“Bumblebee,” which hit theaters during the holidays, is a film that can hopefully be a fresh springboard for the overexposed franchise. While it’s not going to be winning awards anytime soon, “Bumblebee” is a vast improvement over the original live-action adaptation of Hasbro’s popular toy line. “Bumblebee” brings a modern take on the Transformers Generation 1 look for those who were disappointed in the first movie’s aesthetic adaptation, but there’s more to the Transformers spin-off than a visual spectacle.
Unfortunately for “Bumblebee,” the movie has apparently underperformed compared to the original Michael Bay Transformers films due to “Aquaman‘s” presence in the box office. If “Bumblebee” is still showing in your theaters and you’re looking for a satisfying movie to watch, below are the reasons why you should see it as soon as possible.
It’s not just an excuse for fighting robots
“Bumblebee” surprisingly has a decent story that’s easy to follow. Teenager Charlie Watson (played by Hailee Steinfeld) finds a metal giant who has lost his memories due to the manner of his arrival on Earth. Said teenager has to teach the metal giant while they try to evade those who want to destroy her new friend. And much like the “The Iron Giant” movie itself, Charlie and Bumblebee’s relationship is something even adults can cry about.
Similarities to “The Iron Giant” aside, it’s a way better narrative compared to the old shoehorned, world-in-conflict story that the first “Transformers” has just so in can bring as many Autobots and Decepticons that can fit on screen. “Bumblebee” actually attempts to tell a coherent story and it does it well enough to be entertaining to both children and adults.
It’s not afraid to start small
“Bumblebee” may have opened with the war on Cybertron in full swing, but the meat of the movie is about the titular character’s first introduction to Earth. The movie isn’t afraid to not have Transformers fighting every 10 minutes on screen, and it actually has the characters talk about their feelings even if they aren’t all that complex.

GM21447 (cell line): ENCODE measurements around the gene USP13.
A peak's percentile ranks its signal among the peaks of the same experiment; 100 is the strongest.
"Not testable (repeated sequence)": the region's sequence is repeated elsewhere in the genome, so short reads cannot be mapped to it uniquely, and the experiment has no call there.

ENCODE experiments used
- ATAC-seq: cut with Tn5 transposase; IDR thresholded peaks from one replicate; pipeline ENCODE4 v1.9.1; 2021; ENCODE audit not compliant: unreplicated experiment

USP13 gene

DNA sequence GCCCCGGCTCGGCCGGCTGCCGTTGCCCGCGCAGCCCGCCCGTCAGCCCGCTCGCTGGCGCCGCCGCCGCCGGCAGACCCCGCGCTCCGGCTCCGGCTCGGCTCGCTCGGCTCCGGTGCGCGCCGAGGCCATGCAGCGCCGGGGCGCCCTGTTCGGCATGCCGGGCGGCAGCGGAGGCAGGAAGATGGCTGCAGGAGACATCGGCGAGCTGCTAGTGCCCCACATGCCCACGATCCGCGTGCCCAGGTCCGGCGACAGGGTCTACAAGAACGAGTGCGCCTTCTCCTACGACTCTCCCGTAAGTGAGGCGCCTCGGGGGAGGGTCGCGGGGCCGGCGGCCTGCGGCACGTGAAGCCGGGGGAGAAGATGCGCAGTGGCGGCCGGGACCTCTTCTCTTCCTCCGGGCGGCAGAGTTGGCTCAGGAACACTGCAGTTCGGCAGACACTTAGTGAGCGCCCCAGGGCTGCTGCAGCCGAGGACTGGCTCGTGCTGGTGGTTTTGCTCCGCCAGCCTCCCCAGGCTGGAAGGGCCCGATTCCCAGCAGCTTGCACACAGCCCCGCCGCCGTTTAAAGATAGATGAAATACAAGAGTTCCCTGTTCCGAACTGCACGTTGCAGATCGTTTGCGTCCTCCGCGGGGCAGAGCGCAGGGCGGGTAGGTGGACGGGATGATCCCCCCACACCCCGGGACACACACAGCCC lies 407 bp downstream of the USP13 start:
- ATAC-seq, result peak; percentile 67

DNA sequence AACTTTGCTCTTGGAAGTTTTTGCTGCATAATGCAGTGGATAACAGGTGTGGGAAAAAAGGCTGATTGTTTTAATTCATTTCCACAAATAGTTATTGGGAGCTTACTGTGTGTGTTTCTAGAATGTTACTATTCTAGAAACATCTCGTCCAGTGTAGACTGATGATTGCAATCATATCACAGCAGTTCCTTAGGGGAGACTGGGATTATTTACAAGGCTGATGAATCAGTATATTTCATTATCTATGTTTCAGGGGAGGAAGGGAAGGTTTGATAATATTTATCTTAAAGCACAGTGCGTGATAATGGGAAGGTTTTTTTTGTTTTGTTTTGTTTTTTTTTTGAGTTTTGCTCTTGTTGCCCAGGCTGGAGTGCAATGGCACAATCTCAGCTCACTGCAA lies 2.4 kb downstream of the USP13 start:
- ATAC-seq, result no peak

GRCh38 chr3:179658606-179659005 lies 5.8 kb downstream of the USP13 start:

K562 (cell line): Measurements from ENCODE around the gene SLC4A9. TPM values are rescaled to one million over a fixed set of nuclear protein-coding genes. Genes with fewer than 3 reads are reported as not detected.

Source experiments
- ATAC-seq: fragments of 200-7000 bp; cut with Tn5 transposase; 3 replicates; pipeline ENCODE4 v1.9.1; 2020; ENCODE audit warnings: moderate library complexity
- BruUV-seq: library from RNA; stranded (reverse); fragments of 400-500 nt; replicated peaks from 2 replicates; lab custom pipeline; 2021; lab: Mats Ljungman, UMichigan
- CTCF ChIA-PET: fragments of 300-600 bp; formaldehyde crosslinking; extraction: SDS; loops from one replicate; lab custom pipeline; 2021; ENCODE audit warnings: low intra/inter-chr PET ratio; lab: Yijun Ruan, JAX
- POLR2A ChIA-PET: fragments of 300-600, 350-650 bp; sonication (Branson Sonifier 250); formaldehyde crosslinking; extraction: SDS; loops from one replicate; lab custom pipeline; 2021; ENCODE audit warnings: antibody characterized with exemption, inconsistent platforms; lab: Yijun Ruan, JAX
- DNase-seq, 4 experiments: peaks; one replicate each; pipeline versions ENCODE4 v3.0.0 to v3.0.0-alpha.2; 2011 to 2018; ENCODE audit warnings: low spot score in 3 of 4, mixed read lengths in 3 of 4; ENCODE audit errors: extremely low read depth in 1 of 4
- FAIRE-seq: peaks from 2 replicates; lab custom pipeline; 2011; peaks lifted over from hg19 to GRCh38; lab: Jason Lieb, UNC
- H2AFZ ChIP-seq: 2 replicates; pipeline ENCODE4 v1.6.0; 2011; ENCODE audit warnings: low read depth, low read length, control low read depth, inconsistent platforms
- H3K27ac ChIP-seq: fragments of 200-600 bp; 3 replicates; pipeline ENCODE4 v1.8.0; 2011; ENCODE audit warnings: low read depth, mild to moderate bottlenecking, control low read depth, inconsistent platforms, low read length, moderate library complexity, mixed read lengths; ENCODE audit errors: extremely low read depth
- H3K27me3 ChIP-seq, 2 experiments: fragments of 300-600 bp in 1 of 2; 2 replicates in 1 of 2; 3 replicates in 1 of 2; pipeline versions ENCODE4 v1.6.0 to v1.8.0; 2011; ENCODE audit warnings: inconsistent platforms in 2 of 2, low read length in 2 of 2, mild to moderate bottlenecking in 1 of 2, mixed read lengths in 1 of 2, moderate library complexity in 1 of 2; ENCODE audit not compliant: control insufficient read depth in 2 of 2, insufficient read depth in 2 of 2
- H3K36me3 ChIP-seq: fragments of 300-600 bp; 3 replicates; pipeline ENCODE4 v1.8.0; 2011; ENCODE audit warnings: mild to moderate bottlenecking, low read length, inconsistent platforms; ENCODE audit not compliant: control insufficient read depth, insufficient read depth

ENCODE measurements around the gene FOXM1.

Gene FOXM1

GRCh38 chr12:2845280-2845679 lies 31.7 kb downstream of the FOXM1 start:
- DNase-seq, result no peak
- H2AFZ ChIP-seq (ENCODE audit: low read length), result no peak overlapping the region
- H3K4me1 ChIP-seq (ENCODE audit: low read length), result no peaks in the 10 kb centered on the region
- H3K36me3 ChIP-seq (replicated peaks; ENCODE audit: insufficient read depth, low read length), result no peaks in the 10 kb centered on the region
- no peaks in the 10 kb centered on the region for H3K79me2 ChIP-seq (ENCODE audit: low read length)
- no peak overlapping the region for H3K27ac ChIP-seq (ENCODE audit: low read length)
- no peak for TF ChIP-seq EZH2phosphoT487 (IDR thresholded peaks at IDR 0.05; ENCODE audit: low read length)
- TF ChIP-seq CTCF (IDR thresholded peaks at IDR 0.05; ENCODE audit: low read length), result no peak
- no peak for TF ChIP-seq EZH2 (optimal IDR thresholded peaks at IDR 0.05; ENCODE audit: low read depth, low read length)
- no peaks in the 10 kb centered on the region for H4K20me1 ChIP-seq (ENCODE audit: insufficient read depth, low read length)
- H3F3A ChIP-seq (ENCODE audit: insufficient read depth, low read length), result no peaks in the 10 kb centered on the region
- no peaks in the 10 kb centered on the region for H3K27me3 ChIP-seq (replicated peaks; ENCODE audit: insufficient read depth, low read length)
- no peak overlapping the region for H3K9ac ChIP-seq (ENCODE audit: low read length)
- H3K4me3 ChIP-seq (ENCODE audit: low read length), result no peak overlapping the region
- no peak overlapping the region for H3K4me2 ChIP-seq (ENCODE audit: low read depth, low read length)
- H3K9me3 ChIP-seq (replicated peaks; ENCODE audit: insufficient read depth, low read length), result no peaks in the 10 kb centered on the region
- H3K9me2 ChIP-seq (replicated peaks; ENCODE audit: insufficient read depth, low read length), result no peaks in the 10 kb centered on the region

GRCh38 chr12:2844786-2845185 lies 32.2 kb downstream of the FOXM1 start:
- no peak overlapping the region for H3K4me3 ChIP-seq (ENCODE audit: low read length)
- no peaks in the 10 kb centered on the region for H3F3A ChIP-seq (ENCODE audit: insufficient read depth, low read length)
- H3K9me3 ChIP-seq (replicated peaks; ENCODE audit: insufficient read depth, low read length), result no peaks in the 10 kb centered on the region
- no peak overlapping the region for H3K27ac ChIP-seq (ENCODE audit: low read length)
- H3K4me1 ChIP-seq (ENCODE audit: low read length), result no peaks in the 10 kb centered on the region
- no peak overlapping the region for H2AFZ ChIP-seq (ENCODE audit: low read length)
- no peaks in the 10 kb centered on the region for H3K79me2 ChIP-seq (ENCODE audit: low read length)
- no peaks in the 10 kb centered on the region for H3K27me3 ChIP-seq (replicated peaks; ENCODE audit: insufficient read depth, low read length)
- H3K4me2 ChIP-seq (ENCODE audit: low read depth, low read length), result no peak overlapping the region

The amount of space that “Bumblebee” provides between the action and its character-building moments actually helps since each action sequence feels a bit more special. The action sequences serve “Bumblebee’s” story well, while still being pretty awesome in their own right. “Bumblebee” shows that the immediate end of the world is not necessary to pull off a good Transformers movie.
The action is actually watchable
Speaking of the action, despite being a Michael Bay production, “Bumblebee’s” action sequences are actually pretty easy to visually understand. Rather than it being a blur of metal and explosions, it is nice to actually be able to see Bumblebee and the other featured Transformers execute their moves when the battle actually happens.
There are a few action sequences that stand out, such as the battle on Cybertron as well as Bumblebee showing off how transforming can be part of combat. There are still a few times where Bumblebee and his opponents looks like a jumble of metal and color while fighting each other, but such moments are rare compared to the first few live-action Transformer movies.
It doesn’t make any of the supporting cast bumbling idiots
Remember the Witwicky family? How annoying Sam Witwicky’s parents were? Even if Sam and his parents eventually showed some backbone and concern for each other, they were usually played off for comic relief.
The supporting cast members in “Bumblebee” are treated better in the new Transformers film. John Cena’s Jack Burns may hold a grudge against “Bumblebee” but when he finally learns the truth about our yellow protagonist, he’s smart enough to take a step back from the conflict. Charlie’s step-dad, Ron (Stephen Schneider), is a decent person through and through and it’s not his fault that Charlie doesn’t want to get close to him. In the end, Ron is able to earn her respect by supporting her even in her worst moments.
There’s no crazed government agent here screaming “Launch the missile now!” on the radio, or bumbling parents who cause too much trouble than they’re worth for the heroes’ plans. They’re not the best characters you’ll see on screen, but much like how “Bumblebee” treats each element of the movie, they support the story quite well.